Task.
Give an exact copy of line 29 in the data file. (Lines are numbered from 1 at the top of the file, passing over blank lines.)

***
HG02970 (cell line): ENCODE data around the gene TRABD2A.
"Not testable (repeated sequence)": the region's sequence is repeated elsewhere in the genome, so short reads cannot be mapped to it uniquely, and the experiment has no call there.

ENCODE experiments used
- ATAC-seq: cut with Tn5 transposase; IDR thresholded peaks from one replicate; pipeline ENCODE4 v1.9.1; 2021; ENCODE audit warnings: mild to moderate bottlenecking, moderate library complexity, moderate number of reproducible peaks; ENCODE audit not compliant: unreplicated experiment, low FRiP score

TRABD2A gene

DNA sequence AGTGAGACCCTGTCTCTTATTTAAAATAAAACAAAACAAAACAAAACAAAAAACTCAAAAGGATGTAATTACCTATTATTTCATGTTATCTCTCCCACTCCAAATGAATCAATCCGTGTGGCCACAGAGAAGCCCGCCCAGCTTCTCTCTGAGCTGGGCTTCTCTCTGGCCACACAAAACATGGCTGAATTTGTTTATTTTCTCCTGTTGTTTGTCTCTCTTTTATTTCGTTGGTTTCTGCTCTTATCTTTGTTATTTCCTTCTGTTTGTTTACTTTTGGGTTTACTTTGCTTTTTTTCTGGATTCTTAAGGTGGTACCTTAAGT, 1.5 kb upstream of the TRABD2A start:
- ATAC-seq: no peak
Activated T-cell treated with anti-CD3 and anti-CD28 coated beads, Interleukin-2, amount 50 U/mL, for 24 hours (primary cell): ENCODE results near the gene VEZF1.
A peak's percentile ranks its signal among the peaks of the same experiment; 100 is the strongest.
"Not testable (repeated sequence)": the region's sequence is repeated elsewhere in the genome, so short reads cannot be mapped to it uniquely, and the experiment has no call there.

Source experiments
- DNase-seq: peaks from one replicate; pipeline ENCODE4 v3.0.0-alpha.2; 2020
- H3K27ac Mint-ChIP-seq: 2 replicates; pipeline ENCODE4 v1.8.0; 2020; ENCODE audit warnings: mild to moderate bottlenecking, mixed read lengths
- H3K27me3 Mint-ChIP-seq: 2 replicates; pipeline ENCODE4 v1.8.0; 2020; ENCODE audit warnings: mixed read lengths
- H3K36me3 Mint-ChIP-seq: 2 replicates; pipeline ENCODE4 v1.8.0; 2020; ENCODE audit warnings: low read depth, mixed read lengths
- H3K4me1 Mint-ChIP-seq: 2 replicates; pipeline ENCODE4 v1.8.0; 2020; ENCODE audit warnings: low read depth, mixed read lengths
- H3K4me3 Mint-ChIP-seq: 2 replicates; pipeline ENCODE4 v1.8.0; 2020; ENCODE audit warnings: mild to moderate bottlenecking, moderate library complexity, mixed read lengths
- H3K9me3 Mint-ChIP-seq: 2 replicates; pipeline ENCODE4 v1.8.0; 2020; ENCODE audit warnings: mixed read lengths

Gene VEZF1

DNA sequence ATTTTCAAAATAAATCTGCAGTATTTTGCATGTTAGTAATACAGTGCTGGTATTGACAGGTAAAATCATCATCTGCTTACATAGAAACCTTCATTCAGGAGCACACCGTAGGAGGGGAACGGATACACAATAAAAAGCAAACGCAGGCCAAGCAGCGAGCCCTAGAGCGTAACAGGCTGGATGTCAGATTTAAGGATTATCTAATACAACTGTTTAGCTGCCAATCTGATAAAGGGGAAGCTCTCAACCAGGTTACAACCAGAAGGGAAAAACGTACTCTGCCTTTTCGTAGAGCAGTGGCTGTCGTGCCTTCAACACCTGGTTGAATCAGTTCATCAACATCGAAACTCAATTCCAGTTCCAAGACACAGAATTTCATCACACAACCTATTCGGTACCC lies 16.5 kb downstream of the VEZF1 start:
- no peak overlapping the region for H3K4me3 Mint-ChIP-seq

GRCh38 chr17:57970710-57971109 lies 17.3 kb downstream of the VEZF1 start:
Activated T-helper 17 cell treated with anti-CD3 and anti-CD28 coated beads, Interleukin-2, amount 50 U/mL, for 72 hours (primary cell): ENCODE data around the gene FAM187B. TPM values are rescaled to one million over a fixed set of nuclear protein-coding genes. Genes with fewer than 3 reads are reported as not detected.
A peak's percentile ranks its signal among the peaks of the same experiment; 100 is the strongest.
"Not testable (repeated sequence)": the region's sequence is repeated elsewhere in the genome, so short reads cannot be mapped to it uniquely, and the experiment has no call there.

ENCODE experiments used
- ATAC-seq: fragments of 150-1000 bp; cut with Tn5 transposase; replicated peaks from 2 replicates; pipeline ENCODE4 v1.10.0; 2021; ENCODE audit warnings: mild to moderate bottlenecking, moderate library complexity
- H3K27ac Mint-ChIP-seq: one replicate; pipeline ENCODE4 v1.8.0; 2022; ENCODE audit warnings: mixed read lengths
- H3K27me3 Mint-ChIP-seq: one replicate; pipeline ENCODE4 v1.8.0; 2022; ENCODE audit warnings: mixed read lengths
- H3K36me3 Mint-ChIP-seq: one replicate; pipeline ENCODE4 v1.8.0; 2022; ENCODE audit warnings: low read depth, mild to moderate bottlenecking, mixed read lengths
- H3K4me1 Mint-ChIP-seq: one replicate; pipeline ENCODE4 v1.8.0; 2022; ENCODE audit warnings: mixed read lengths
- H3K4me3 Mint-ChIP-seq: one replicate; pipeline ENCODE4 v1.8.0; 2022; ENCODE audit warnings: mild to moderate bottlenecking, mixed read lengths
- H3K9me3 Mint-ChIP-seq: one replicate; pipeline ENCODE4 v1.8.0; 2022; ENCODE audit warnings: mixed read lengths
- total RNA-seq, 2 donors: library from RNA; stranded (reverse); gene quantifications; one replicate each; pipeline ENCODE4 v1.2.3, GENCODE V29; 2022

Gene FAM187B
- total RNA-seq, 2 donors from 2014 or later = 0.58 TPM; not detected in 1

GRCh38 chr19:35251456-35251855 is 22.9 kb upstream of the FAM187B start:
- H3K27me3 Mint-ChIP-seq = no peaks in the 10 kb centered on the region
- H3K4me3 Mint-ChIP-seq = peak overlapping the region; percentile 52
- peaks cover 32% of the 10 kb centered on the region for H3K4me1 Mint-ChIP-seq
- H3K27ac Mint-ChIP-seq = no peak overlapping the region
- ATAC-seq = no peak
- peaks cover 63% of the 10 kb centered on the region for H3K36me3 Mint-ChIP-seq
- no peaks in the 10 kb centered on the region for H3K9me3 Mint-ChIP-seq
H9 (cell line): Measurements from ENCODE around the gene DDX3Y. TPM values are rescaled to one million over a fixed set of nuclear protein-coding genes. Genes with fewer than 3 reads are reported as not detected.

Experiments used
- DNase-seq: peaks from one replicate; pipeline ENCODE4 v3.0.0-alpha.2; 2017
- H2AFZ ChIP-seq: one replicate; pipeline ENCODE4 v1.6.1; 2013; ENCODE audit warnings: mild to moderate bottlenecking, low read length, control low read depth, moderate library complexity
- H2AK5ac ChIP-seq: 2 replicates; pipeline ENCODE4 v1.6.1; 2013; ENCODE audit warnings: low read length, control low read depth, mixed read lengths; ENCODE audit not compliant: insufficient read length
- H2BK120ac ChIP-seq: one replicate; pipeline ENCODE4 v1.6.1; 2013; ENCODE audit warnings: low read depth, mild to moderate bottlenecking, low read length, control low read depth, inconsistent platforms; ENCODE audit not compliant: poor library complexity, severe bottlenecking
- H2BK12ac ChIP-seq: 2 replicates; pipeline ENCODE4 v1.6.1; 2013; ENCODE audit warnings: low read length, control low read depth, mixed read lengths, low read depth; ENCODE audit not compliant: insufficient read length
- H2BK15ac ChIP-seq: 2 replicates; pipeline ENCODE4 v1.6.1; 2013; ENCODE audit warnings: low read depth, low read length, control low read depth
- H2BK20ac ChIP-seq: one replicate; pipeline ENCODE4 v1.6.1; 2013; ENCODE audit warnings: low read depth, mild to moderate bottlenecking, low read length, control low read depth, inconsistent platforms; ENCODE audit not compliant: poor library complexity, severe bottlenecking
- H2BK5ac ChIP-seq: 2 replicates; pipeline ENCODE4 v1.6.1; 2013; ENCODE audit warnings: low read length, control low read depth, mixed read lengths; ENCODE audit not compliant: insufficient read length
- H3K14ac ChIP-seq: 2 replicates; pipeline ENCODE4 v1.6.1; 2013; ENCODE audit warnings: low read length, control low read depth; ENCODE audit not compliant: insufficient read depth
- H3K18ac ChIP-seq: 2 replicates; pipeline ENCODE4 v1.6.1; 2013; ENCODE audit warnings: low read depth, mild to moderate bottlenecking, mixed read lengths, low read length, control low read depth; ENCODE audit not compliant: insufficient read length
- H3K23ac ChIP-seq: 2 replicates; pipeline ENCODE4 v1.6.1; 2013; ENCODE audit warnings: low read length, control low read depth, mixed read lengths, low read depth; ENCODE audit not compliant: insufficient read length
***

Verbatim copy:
- H3K27me3 Mint-ChIP-seq: one replicate; pipeline ENCODE4 v1.8.0; 2022; ENCODE audit warnings: mixed read lengths